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  1. Warning it's a fairly long read..But very interesting i think.. Security experts call it a “drive-by download”: a hacker infiltrates a high-traffic website and then subverts it to deliver malware to every single visitor. It’s one of the most powerful tools in the black hat arsenal, capable of delivering thousands of fresh victims into a hackers’ clutches within minutes. Now the technique is being adopted by a different kind of a hacker—the kind with a badge. For the last two years, the FBI has been quietly experimenting with drive-by hacks as a solution to one of law enforcement’s knottie
  2. Government communication obtained through a Freedom of Information inquiry reveals that several people have asked the authorities to shut down The Pirate Bay. The requests were originally sent to the FBI, who were also contacted by a mother looking for advice on how to deal with the pirating father of her son. There is no doubt that copyright holders repeatedly press the authorities to take action against The Pirate Bay. So, when a Pirate Bay-related Freedom of Information request was sent to Homeland Security’s National Intellectual Property Rights Coordination Center, we expected to see l
  3. James Duane explains in practical terms why citizens should never talk to police under any circumstances. James Duane is an American law professor at the Regent University School of Law, former criminal defense attorney, and Fifth Amendment expert. He received some viral online attention for his "Don't Talk To Police" video of a lecture he gave to a group of law students with Virginia Beach Police Department Officer George Bruch. Using former Supreme Court Justice Robert Jackson as support of his "Don't Talk to Police" advice, Duane says, inter alia, that: even perfectly innocent citizens m
  4. Tor is still DHE 1024 (NSA crackable) After more revelations, and expert analysis, we still aren't precisely sure what crypto the NSA can break. But everyone seems to agree that if anything, the NSA can break 1024 RSA/DH keys. Assuming no "breakthroughs", the NSA can spend $1 billion on custom chips that can break such a key in a few hours. We know the NSA builds custom chips, they've got fairly public deals with IBM foundries to build chips. The problem with Tor is that it still uses these 1024 bit keys for much of its crypto, particularly because most people are still using older versions o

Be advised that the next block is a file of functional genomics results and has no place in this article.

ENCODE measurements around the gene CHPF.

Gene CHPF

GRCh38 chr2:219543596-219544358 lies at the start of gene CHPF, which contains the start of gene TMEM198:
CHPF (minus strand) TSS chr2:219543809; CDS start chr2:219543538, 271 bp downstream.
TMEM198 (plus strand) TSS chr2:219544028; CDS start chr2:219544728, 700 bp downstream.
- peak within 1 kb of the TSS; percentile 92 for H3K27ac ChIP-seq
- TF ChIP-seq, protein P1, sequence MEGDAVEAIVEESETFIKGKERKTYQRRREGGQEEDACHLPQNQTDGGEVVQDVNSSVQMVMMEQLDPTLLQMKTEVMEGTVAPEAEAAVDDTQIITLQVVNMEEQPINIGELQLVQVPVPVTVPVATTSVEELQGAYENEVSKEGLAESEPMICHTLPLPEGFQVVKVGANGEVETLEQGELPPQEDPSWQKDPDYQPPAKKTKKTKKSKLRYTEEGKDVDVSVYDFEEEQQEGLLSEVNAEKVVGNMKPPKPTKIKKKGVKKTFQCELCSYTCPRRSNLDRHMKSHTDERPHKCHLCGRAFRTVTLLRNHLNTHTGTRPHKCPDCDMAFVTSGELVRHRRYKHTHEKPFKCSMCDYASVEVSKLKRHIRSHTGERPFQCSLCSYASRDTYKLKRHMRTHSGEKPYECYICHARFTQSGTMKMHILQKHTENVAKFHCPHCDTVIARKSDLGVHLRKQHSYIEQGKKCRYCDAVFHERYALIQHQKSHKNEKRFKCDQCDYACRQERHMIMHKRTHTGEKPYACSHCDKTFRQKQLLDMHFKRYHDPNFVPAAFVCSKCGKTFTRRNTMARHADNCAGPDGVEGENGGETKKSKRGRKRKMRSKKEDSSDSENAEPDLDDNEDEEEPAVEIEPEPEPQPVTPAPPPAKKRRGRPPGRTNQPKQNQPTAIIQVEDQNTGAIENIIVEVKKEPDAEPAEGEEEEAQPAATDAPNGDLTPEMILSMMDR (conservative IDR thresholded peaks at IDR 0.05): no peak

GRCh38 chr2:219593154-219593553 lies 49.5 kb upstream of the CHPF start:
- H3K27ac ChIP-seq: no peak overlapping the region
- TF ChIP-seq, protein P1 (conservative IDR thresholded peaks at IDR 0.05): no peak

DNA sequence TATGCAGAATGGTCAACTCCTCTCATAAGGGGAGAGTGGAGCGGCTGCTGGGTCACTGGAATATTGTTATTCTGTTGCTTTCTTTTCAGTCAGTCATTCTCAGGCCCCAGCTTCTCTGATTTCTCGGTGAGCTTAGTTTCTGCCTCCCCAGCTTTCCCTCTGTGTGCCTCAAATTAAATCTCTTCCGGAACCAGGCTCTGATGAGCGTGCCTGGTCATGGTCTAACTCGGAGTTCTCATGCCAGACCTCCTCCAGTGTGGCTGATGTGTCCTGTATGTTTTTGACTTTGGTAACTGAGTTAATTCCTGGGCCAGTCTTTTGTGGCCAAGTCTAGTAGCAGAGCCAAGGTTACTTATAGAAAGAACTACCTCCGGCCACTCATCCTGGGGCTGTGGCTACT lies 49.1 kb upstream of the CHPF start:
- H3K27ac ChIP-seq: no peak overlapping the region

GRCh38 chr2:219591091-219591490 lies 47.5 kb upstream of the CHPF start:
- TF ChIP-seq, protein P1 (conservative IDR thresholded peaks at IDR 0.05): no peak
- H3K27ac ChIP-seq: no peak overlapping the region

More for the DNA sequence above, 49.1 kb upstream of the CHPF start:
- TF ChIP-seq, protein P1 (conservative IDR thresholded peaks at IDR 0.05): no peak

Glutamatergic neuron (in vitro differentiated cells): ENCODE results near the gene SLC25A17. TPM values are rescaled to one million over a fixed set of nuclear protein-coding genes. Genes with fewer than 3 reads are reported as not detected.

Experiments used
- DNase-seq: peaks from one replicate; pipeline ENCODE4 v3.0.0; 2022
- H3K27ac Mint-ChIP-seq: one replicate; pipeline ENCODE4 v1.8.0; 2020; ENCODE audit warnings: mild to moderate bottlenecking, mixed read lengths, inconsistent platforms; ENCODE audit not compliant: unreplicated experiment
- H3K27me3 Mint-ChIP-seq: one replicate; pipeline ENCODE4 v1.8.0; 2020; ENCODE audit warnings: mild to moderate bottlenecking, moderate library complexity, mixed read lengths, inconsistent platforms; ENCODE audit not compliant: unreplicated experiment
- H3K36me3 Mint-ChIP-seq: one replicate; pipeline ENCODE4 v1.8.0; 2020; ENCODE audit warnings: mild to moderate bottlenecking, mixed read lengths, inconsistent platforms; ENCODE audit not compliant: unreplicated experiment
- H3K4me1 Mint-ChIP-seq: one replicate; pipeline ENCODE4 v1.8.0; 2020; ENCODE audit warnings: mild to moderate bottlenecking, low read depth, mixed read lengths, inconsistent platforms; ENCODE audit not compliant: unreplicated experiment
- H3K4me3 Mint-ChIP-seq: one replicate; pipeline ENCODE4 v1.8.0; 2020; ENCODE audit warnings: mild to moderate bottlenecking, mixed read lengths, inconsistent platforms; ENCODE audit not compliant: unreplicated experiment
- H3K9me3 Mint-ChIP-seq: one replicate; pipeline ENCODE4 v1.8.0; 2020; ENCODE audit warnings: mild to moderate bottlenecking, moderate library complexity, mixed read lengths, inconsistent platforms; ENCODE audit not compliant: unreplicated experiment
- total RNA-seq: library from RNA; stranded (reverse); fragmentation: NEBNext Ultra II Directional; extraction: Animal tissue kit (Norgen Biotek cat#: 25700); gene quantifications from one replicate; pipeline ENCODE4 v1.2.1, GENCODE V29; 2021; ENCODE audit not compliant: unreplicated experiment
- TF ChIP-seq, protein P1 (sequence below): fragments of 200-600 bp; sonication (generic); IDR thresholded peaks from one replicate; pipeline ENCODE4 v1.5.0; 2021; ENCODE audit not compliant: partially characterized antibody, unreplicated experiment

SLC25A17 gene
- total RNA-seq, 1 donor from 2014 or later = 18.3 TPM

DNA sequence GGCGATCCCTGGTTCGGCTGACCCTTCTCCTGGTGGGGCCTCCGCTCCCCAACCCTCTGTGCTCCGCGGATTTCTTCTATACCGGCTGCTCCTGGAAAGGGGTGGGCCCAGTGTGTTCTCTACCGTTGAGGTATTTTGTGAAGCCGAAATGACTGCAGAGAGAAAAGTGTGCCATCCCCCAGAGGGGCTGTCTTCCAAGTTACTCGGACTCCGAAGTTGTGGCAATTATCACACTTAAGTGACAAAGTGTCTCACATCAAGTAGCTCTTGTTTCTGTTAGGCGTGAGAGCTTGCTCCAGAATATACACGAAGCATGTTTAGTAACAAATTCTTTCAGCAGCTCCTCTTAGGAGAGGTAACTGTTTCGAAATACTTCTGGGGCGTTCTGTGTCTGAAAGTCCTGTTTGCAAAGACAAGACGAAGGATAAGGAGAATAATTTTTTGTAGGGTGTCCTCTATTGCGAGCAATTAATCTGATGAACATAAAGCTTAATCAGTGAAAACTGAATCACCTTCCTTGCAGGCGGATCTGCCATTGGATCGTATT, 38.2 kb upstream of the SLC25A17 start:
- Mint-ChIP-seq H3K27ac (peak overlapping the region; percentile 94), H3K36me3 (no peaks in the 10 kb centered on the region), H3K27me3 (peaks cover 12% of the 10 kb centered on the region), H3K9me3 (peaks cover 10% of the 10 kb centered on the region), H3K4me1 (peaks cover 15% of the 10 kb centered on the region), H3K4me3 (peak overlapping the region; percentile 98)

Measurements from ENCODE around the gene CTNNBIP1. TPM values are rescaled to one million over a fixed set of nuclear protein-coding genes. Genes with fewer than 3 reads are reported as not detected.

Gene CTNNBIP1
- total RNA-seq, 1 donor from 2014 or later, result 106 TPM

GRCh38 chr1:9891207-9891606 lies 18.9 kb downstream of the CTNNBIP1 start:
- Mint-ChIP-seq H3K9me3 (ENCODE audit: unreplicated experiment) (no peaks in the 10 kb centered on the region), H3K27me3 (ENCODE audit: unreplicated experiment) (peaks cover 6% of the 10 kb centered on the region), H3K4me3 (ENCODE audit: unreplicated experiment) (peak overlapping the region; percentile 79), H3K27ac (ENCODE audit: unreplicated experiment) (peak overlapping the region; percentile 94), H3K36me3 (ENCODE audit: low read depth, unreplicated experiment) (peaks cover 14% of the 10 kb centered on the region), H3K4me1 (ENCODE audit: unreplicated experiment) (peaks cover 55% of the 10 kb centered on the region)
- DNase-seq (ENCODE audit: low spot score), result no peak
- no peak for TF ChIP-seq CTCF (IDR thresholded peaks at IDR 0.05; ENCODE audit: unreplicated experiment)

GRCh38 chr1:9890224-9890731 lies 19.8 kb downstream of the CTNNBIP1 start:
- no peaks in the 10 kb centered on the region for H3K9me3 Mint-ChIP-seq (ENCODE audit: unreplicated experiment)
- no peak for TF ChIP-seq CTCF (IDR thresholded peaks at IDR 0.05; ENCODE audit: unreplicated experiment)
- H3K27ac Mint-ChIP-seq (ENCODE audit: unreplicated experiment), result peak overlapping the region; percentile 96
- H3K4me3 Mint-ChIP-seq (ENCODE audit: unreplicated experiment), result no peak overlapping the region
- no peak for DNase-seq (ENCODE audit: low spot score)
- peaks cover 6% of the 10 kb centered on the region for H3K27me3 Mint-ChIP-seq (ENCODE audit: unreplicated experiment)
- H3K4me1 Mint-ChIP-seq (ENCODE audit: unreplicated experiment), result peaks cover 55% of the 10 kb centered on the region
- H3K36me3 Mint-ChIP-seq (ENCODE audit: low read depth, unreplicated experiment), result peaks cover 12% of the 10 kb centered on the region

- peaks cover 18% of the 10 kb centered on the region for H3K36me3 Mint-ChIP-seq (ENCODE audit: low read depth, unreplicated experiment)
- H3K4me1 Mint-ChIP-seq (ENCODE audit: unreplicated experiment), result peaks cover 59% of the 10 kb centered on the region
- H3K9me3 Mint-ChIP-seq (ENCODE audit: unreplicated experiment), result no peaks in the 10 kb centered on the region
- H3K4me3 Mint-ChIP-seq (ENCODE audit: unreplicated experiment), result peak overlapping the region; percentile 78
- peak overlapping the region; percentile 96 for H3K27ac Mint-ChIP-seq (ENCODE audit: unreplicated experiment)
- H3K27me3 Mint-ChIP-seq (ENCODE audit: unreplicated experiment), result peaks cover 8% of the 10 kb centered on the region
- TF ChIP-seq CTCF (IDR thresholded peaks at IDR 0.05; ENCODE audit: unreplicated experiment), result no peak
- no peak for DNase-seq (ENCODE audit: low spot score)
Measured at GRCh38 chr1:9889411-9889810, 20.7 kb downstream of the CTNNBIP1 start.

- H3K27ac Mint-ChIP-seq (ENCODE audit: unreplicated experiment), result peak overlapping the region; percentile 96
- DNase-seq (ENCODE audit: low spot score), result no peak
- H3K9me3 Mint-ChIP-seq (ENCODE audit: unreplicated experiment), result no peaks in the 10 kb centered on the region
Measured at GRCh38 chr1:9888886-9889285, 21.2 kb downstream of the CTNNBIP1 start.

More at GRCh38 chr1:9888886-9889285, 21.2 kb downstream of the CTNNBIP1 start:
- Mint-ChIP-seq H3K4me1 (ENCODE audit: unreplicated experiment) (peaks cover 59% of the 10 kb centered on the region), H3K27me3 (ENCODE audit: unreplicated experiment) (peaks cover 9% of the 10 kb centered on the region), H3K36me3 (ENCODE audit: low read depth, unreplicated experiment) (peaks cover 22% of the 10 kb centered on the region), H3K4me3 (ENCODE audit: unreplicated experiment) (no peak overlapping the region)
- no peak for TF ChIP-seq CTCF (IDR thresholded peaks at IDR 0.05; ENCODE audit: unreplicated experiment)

5. By Kevin Poulsen 01.27.14 6:30 AM While investigating a hosting company known for sheltering child porn last year the FBI incidentally seized the entire e-mail database of a popular anonymous webmail service called TorMail. Now the FBI is tapping that vast trove of e-mail in unrelated investigations. The bureau’s data windfall, seized from a company called Freedom Hosting, surfaced in court papers last week when prosecutors indicted a Florida man for allegedly selling counterfeit credit cards online. The filings show the FBI built its case in part by executing a search warrant on a Gmail ac
  6. Three men have been arrested by the FBI for identifying vulnerabilities and network weak points to illegally access computer systems at Microsoft, as well as video game developers Valve Corporation, Activision Blizzard, Zombie Studios, and Epic Games. The hackers were able to illegally obtain copies of various games that were still in development - games like Gears of War 3 and Call of Duty Modern Warfare 3. The incidents began around January of 2011 and continued for two years, but the 54-page federal indictment was only revealed by The Smoking Gun today. The men are Nathan Leroux (19 years o
  7. New documents released by the FBI show that the Bureau is well on its way toward its goal of a fully operational face recognition database by this summer. EFF received these records in response to our Freedom of Information Act lawsuit for information on Next Generation Identification (NGI)—the FBI's massive biometric database that may hold records on as much as one third of the U.S. population. The facial recognition component of this database poses real threats to privacy for all Americans. What is NGI? NGI builds on the FBI's legacy fingerprint database—which already contains well over 10